Wednesday, November 17, 2010

Bad Phase...

So we're in this really crappy phase where Ava vomits when she cries hard. Not with the whiny sniffling cry that most kids do, but when she really cries. It's been happening a few times a week and it is exhausting for all involved. It's happened twice today.

Every time Ava starts to cry...for whatever reason...I grab her and run to the tile. If I can at least minimize the clean-up, it makes it a little easier to handle and it tends to be a little less stressful. I try to get to the sink or a bathtub, but that's not always possible.

She is also starting to get a cold and I've found that when she is "snotty", her stomach tends to be a bit more sensitive to her crying spells.

The hardest part...she's a toddler...and toddlers cry...about everything! But it seems to only be when she's really hurt or really upset.

So, now what I do is start analyzing my formula. I drive myself crazy with, "What did I change?" "Did I use too much (fill in the blank)?" "Is she sick?" "Did I feed her too fast?" And the biggest question..."Are we heading into another period of vomiting and another symptom?"

You see, it's not easy having a child like Ava. Granted, there are children a lot sicker and worse off than her, and there are parents dealing with WAY worse things everyday than what we deal with. There are children dying and suffering and being tortured through surgery after surgery, being stuck with countless needles, poked and prodded, and just being alive every day is excruciatingly painful for some children.

But having an undiagnosed child is rough. For a long time, we would obsess over every little cut, bruise, and bump. Were we watching the progression of her "disease", or did she just bump her knee on the slide? 

What we've found over the last couple of years is that most of these things have nothing to do with a disease process and are just Ava being a kid. But we just can't get away from that little voice in the back of our heads that asks, "Is tomorrow gonna be the day that the other shoe drops?"

We believe we are past the life and death stage with Ava, but I do always secretly wonder if tomorrow her kidneys are going to shut down or is her heart going to stop... As parents, we all worry about our children, but not in the way parents of a special needs child worry. The worry is different. It's not better or worse...just different.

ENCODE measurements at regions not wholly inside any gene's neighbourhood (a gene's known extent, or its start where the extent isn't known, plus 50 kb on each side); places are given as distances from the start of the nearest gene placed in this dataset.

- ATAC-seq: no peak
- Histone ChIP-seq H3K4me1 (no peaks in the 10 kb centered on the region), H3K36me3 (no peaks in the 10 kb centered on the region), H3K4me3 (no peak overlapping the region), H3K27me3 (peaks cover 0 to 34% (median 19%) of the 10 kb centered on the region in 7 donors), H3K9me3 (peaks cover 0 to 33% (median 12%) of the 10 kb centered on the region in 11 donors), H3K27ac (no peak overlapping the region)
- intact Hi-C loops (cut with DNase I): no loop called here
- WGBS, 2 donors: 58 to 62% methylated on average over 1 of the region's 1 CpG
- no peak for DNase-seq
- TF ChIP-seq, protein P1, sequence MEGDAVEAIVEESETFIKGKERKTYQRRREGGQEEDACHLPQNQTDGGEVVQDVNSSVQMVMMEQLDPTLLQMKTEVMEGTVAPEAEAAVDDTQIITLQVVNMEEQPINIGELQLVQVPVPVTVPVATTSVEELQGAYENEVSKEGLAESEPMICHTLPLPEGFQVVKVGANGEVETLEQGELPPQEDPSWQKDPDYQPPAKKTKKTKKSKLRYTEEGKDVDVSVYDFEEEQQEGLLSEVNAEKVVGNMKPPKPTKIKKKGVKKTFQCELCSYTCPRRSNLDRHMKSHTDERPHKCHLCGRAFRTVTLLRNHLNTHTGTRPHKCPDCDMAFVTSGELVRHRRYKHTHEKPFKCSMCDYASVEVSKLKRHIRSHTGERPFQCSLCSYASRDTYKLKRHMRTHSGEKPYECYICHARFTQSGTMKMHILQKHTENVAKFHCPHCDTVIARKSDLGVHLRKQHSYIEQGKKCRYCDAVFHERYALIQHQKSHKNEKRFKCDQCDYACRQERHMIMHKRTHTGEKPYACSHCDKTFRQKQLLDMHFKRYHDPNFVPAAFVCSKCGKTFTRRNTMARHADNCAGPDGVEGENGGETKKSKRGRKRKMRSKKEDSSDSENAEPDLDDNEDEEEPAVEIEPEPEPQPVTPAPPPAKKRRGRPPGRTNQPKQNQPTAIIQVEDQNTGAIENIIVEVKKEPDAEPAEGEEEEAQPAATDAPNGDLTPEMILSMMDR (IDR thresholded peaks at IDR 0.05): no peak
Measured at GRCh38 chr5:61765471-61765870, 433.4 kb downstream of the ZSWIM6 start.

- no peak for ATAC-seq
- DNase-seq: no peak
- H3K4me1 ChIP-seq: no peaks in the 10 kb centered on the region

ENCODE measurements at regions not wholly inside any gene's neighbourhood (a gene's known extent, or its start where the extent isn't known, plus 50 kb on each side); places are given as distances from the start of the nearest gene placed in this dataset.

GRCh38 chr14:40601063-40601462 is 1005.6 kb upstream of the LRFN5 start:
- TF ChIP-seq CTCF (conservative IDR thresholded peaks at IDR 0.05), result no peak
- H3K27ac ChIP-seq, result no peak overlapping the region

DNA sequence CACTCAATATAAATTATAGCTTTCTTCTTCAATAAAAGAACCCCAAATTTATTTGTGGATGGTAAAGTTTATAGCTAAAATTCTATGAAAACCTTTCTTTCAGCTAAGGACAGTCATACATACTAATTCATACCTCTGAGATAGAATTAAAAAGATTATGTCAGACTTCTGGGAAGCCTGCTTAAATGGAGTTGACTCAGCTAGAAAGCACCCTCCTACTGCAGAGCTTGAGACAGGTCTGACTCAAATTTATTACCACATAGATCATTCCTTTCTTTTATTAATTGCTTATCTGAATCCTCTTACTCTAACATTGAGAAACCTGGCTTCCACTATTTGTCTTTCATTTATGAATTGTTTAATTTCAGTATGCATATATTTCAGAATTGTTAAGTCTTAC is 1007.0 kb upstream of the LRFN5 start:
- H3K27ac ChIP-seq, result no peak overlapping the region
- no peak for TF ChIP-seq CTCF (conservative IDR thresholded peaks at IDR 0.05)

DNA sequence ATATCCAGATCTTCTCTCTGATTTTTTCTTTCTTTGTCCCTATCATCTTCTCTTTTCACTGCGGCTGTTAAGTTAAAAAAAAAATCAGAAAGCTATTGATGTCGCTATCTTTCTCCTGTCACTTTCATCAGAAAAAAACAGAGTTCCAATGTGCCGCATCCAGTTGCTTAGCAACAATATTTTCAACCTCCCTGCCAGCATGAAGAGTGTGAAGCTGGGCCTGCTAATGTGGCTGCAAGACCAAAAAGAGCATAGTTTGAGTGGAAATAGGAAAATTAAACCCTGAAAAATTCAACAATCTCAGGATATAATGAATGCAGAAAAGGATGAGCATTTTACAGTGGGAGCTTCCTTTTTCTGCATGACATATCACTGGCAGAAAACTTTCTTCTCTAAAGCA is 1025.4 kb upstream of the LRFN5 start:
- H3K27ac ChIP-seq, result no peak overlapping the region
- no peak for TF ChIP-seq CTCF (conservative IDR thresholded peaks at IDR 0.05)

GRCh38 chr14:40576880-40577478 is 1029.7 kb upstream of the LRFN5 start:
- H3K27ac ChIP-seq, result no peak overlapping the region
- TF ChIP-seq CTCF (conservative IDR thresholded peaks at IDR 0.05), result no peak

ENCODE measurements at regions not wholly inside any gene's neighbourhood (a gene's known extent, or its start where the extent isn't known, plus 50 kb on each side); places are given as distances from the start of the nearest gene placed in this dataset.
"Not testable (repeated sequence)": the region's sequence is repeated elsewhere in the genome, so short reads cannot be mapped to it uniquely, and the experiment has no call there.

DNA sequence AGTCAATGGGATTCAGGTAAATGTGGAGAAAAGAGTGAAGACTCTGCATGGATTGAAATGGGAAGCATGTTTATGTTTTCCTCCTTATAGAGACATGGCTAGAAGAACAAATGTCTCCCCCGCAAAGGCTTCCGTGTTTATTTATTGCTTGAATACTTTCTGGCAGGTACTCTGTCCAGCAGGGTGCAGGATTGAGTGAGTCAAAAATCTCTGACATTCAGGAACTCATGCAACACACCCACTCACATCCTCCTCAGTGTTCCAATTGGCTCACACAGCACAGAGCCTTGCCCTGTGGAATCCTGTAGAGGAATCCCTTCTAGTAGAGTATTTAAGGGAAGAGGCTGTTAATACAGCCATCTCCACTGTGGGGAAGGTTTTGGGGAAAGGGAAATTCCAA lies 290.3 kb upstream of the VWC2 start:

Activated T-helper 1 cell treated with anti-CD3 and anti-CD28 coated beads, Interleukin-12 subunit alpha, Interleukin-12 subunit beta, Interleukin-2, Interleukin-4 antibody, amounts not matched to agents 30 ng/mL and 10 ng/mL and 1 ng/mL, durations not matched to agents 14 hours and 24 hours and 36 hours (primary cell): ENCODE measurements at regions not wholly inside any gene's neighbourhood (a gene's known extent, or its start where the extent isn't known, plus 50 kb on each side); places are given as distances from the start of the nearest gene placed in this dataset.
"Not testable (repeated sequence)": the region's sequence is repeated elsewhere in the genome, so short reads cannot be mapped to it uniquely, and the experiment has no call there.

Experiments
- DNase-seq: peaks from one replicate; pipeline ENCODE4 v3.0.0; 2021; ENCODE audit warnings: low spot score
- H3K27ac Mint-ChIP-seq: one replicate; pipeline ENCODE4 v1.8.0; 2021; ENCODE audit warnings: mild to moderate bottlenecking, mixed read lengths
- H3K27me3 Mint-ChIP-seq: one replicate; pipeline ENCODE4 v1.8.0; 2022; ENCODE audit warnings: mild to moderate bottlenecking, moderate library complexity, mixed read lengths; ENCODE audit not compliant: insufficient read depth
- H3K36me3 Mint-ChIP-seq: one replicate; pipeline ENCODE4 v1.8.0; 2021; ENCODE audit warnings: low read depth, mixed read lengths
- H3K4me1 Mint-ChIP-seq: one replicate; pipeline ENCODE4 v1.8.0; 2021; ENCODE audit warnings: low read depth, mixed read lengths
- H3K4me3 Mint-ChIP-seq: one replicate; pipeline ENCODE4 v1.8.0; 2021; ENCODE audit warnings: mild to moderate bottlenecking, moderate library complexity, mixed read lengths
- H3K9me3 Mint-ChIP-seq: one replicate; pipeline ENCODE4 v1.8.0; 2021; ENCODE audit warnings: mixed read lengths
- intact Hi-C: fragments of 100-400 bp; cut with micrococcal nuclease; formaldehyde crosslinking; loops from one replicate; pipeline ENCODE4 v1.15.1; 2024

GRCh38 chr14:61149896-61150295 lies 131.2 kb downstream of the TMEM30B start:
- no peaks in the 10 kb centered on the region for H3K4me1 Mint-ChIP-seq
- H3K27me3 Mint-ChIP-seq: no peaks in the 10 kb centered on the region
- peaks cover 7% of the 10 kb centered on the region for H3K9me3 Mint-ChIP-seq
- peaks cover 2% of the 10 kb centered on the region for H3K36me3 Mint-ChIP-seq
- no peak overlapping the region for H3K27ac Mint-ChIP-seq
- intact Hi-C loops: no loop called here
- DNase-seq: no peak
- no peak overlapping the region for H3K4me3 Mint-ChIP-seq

Most parents worry about their child fitting in, doing well in school, being happy, not getting hit by a car... Special needs parents worry about things on a whole different level.'s exhausting. I'm exhausted to my very core. My soul and spirit are tired. I'm just TIRED and I sometimes wish the whole situation would just go away. At this point, there is no light at the end of the tunnel.

With an undiagnosed child, there is nothing to put your arms around...nothing to understand...nothing to look forward to. There is no way for us to have any idea what life will be like. No disease to predict a path of progression. No timeline and no timeframe.

The divorce rate in marriages with an undiagnosed child is something like 90%. The financial and emotional stress is unimaginable and indescribable. The entire family suffers. Siblings feel neglected and marriages are put on the back burner. Mothers feel helpless and fathers can't fix it. This also takes it's toll.

We just aimlessly continue on. We do tube feedings and hope that one day Ava eats. I'm a pretty positive person and I try to put a positive spin on things, but just gets to me. I'm in the stage where it's just getting to me. The vomiting gets to me. I HATE it and I don't deal with it well.

So I try to give myself permission to HATE this whole thing. I give myself permission to be angry about it, and I allow myself the acceptance to know I'm not a bad person for it.

I know this is just a phase I'm in, I know it will pass, and I know that Ava is worth every tear I've shed.

It is what it is...and it's OK.


  1. Hang in there Steph. We're thinking about you all the time...


  2. Steph... You are NOT a bad person, you are a TERRIFIC mom and we love you! Love, Chris and Gary

  3. I can really relate to your post. I still wonder about the little things and how they relate to my daughters undiagnosed disease. My daughter is 14 and very unique, each new thing that comes up brings on the stages that I have gone through in the past 14 years.